An apparent US drone strike in Yemen's Marib province—the fourth reported in the last 10 days—killed four purported al-Qaeda militants Aug. 6. The strikes come as the Yemeni government is "deeply disappointed" in the US decision to evacuate embassy staff, an official said. "It plays into the hands of al-Qaeda," the official warned. (LAT, Aug. 6) On the same day as the new drone strike, tribesmen in Marib shot down an army helicopter, killing eight soldiers, during a clash as workers attempted to repair a main oil pipeline blown up by saboteurs. (AFP, Aug. 6) Fighting has also returned to the capital, with least one killed in clashes between soldiers and troops of the ostensibly disbanded Republican Guard, who were holding a protest in central Sanaa. (BBC News, Aug. 2)
OK, here's one to file under "all too telling irony." Egyptian authorities have banned Yemeni rights activist and Nobel Peace Prize winner Tawakkol Karman from entering the country for "security reasons." Karman was held at Cairo airport on arrival and sent back to Yemen. The first Arab woman to win the Nobel peace prize had voiced support for loyalists of deposed Islamist president Mohamed Morsi and protested his ouster by the military. Karman was due to make an appearance at a Cairo sit-in by Morsi supporters. The Anti-Coup Alliance said Vice President Mohamed ElBaradei, also a Nobel laureate, "is to be held responsible for banning activists and Nobel Prize winners from entering Egypt." (AFP, Aug. 4)
US President Barack Obama delivered a speech May 23 on US counterterrorism policy and efforts, outlining plans to restrict the use of unmanned drone strikes and to renew efforts to close the detention center at Guantánamo Bay. In Obama's first major speech on counterterrorism since his re-election, he said: "Our systematic effort to dismantle terrorist organizations must continue, but this war, like all wars, must end. That's what history advises. That's what our democracy demands." But rather than introduce new sweeping policies, Obama's speech reaffirmed his national security priorities.
Rep. Barbara Lee (D-CA) on April 24 called for the Authorization for Use of Military Force (AUMF) to be repealed. "I'm convinced that if we do not repeal this authorization to use force that I voted against in 2001, we are going to see this state of perpetual war forever," she told Current TV. Congress approved the AUMF just days after the 9-11 attacks, giving the president authority to wage war "against those nations, organizations, or persons he determines planned, authorized, committed, or aided the terrorist attacks." Lee was the only member of Congress to vote against it, calling it a "blank check" for war. The Obama administration has used the AUMF as a legal justification for its targeted drone strike program in Pakistan and Yemen. "The use of drones in many instances creates more hatred, more anger, more hostility toward our country," Lee added, citing the recent congressional testimony of a young Yemeni activist. (Raw Story, April 24)
Approximately 250 Yemeni demonstrators gathered April 1 in front of the US Embassy in Sanna to demand the release of Yemeni detainees held at Guantánamo Bay. According to media sources, 90 out the 166 remaining Guantánamo detainees are Yemeni, and several have been detained for more than a decade. Protesters reportedly decried conditions at the prison, citing reports of inhumane treatment, water deprivation and forced feeding. Protesters also held up photos of their detained relatives and denounced treatment allegedly leading to several suicides, including that of Salah Al-Salami, who committed suicide while in detention in 2006. The protest prompted dispatch of the Yemeni military. Among the Yemeni detainees is Abd al-Rahim al-Nashiri, who is accused of bombing the USS Cole while it was in port in Yemen in October 2000.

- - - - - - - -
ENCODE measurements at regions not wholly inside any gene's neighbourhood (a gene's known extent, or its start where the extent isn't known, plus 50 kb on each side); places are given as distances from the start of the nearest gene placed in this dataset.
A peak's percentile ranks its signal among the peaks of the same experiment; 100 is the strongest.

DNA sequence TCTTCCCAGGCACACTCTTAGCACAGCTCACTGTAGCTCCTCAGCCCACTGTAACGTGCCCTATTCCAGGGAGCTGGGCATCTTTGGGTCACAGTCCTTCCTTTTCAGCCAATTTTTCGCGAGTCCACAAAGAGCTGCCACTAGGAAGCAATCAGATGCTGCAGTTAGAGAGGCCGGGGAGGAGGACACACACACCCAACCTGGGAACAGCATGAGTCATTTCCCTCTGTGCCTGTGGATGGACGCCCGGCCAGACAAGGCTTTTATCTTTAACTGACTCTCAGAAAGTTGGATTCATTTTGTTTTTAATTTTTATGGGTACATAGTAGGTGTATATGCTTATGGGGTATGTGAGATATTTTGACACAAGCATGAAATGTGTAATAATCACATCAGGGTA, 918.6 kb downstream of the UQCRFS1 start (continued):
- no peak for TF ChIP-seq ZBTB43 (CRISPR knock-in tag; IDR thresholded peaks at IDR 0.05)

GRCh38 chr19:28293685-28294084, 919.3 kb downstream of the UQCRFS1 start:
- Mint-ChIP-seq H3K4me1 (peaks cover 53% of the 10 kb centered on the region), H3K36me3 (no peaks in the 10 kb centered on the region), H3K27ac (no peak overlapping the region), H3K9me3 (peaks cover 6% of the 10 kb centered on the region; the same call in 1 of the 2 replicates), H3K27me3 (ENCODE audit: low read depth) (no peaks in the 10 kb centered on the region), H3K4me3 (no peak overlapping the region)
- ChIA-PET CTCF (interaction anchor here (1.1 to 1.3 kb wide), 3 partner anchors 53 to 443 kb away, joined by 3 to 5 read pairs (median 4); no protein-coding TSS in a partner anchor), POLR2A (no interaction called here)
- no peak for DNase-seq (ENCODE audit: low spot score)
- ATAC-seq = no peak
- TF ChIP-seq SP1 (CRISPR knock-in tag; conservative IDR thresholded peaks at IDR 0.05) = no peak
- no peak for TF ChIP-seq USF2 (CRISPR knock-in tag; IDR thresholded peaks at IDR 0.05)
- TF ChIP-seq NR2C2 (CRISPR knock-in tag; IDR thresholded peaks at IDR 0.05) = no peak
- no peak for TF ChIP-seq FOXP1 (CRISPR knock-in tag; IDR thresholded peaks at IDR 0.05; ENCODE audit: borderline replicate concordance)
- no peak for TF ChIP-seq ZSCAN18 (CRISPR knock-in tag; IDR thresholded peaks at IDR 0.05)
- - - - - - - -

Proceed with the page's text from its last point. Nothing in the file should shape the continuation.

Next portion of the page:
Human rights lawyers on March 26 filed an emergency motion (PDF) in the US District Court for the District of Columbia alleging that guards at Guantánamo Bay have denied drinking water and sufficient clothing to a Yemeni prisoner. The motion was filed only a day before a fact-finding visit to the US detention center in Cuba by the International Committee of the Red Cross (ICRC), and the lawyers contend that such treatment is being used to undermine an ongoing hunger strike by Musa'ab Omar al-Madhwani and 30 additional inmates.
The media are suddenly abuzz with reports that the CIA has been operating a secret airbase for unmanned drones in Saudi Arabia for the past two years, from which it has launched numerous strikes on purported militants of al-Qaeda in the Arabian Peninsula (AQAP) in neighboring Yemen—including those that killed Anwar al-Awlaki and Samir Khan, both US citizens who had never been charged with any crimes by the US government. The relevation follows the leaking to NBC this week of a confidential Justice Department memo finding that the US can order the killing of its own citizens if they are believed to be "senior operational leaders" of al-Qaeda or "an associated force"—even if there is no intelligence indicating they are engaged in an active plot to attack the US.
UN Special Rapporteur on human rights and counterterrorism Ben Emmerson announced (PDF) on Jan. 24 that he will begin investigating the legality of the use of drone strikes. Emmerson said that after asking the US to allow an independent investigation of its use of targeted killings last year, there is still no consensus among the international community as to the legality of the conduct. He stated an investigation by the UN was necessary in order to establish clear international guidelines on the use of this and other emerging technology: